What would be the main obstacles to Qatar’s global leadership in the gas industry?
Australia probably represents the biggest threat to the Qatari LNG industry, being much closer to the Far East markets than Qatar. So there are inherent challenges with Australia bringing on supply. The US is also likely to become a gas exporter with very substantial quantities in the future. It is therefore likely that prices will come under a lot more pressure in due course. These will be the main issues for Middle East suppliers. Demand may fall and prices may come under severe pressure because of cheaper supplies coming from other producers.
Qatar is a market that went through rapid development over the last 15 years. There were a lot of opportunities in terms of project works. The facilities were being built, so we did a lot of work with doing cost reviews on the EPC projects, helping with internal audits, processes of the various companies. This market has now changed from a project market to operation and maintenance. What most companies are trying to achieve now is to reach efficiency in terms of their operational and maintenance costs. We see a lot of facility maintenance companies coming in. QP and the LNG projects are outsourcing their O&M functions to the facility maintenance companies. But how much can you afford to outsource, how much can one afford to let go? You may lose your expertise; you may lose your maintenance history of assets. We assess this as a risk they are taking. Obviously, it is very cost-effective. But in the long run, you have to answer those questions. Should you need at some stage to bring in internally the maintenance, you may have difficulties doing it yourself. So, that is one of the risks that we see.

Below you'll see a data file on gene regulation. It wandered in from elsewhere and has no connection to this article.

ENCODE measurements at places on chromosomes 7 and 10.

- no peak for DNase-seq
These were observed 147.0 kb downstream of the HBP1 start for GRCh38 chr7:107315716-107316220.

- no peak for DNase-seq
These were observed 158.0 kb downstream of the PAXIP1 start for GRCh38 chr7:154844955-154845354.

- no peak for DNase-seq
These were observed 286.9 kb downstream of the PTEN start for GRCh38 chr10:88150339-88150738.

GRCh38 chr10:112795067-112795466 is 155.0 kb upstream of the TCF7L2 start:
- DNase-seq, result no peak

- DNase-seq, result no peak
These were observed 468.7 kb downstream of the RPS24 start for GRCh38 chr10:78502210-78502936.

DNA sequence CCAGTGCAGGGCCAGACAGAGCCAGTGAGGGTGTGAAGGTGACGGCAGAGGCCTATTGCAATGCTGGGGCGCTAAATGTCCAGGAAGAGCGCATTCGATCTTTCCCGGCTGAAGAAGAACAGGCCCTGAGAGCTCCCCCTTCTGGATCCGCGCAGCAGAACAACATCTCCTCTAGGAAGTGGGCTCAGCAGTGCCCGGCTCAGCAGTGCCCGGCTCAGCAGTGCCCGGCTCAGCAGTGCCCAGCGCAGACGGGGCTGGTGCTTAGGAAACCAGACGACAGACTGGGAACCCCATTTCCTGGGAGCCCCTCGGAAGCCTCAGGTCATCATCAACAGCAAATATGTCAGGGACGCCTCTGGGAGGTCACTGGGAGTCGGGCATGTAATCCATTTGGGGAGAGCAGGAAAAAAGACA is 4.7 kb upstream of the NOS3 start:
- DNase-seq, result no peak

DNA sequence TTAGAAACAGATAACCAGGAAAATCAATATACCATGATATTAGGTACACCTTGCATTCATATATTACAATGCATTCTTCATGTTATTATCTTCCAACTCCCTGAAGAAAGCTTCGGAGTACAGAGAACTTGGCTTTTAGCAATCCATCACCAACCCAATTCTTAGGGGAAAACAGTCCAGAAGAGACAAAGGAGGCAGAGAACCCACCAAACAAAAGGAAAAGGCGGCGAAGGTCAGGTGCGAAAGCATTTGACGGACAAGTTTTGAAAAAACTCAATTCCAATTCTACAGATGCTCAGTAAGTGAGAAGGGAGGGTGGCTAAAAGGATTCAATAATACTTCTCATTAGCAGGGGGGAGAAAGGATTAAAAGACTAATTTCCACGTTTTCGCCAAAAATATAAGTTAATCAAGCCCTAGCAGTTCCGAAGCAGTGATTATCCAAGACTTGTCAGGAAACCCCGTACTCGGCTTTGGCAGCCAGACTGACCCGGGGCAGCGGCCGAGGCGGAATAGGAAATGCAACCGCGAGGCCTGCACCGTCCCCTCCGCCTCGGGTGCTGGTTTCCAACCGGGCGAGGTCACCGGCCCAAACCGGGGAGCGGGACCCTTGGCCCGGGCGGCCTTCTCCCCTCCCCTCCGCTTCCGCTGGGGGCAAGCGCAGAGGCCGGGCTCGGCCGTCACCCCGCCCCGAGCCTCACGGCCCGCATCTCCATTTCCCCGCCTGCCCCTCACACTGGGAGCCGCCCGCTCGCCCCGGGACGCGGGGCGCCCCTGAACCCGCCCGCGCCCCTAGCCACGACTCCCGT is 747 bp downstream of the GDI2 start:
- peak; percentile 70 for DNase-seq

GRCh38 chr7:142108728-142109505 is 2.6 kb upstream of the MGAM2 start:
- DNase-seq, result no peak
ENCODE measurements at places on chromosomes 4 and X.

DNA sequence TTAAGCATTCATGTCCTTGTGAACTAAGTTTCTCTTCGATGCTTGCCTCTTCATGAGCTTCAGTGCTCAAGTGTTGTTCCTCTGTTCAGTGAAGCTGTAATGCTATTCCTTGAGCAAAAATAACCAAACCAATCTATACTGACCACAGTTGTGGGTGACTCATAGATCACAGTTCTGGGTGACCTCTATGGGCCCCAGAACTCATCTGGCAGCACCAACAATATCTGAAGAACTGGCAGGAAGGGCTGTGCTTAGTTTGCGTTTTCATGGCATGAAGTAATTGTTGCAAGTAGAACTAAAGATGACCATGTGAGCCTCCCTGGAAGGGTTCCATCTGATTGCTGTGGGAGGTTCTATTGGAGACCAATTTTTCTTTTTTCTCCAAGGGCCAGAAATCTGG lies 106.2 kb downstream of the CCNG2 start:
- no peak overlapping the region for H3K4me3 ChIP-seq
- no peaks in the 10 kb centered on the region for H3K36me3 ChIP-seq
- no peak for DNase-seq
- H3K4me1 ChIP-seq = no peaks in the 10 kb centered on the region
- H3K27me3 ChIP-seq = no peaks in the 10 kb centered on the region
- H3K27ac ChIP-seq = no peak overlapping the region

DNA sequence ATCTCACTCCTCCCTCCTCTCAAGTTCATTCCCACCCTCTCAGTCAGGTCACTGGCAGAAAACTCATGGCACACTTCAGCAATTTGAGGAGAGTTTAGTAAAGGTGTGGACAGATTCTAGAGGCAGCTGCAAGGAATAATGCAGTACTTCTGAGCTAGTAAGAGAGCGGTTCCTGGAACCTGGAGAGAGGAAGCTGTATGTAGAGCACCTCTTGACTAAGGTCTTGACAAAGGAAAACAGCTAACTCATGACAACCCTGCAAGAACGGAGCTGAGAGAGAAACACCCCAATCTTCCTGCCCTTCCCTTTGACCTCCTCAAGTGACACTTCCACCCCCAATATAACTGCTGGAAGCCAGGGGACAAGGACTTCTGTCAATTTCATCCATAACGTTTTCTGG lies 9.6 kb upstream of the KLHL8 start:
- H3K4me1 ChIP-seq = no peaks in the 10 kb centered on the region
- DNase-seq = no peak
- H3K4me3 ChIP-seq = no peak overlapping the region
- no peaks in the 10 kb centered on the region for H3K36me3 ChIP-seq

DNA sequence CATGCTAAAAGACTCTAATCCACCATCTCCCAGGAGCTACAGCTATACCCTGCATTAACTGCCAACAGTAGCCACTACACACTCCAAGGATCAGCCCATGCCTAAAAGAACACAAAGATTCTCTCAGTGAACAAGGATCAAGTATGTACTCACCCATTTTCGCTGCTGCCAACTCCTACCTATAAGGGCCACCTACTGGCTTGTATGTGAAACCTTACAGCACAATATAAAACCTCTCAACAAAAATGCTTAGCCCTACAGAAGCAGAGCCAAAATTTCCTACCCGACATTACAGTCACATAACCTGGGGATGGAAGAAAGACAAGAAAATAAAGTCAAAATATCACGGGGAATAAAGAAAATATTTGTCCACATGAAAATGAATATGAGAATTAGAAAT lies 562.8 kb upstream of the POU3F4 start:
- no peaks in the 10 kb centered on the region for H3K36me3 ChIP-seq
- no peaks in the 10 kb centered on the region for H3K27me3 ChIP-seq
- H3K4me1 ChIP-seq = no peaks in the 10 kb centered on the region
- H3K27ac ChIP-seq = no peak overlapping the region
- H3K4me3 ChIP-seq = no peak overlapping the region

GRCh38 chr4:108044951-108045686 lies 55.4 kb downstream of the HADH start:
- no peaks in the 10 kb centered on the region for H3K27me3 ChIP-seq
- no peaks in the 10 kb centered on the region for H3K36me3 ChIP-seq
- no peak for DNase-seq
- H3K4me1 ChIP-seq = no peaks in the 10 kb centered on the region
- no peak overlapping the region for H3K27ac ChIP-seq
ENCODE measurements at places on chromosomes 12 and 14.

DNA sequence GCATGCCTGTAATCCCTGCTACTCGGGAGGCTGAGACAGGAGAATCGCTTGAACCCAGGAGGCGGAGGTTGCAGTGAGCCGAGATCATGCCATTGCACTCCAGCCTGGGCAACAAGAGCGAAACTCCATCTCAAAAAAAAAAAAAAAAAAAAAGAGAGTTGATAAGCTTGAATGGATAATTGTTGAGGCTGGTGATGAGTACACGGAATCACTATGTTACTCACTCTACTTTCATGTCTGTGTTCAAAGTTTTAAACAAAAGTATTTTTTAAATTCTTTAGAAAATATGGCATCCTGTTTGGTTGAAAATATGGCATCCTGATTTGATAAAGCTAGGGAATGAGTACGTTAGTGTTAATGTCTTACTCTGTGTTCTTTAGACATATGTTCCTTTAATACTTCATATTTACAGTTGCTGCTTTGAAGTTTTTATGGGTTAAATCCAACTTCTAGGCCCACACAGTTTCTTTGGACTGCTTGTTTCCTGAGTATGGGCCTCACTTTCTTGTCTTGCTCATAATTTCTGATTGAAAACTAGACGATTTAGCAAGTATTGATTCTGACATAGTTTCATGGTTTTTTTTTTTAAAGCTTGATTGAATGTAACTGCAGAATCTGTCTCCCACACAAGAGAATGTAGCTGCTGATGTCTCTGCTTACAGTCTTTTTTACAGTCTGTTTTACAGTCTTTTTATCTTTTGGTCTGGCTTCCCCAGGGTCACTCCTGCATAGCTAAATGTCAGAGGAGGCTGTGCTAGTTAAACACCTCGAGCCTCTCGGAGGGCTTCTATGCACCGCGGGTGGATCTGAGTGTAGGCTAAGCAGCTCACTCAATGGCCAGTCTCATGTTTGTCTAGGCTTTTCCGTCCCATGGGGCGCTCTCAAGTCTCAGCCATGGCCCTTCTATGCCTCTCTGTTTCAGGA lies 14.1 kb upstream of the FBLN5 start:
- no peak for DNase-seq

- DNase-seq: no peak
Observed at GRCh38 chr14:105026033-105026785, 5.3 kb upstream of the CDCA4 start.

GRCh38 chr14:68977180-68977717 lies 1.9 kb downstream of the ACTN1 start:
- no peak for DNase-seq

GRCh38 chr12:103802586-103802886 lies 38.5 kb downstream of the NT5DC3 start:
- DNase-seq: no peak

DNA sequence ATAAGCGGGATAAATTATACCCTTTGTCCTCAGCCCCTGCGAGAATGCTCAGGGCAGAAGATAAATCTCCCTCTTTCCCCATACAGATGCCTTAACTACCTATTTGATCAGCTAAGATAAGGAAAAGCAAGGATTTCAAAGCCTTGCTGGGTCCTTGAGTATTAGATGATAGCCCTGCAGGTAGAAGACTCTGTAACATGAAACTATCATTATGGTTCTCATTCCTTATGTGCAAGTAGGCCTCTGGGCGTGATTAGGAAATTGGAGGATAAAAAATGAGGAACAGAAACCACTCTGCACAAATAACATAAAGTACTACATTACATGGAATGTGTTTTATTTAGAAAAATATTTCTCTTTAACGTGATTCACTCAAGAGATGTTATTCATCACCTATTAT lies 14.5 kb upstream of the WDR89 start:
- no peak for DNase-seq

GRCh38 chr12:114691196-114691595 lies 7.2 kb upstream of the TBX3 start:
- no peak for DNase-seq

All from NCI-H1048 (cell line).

Qatar is the new Promised Land and investors tend to be very attracted to settle down in the country. How do you guide them through this challenging market?
Entering this market may be difficult, a contractor or an IOC cannot expect to win a project within just one year. You have to develop relationships and trust with the NOC. Relationships are very important for both contractors and IOCs. You need to come here, set up a representative office, spend some money and put good relationships people on the ground. And after two to three years, you may see the benefits. It is definitely a three-to-five-year strategy.
We frequently see new companies coming in. We provide them with market intelligence. We advise them in terms of who are reliable partners. We help them identify where the opportunities exist. We place a lot of emphasis on attracting people to Qatar to look at the market. We are very active in organizing special receptions and events. Every company that comes to our doorstep is a potential client, so we invest in that relationship.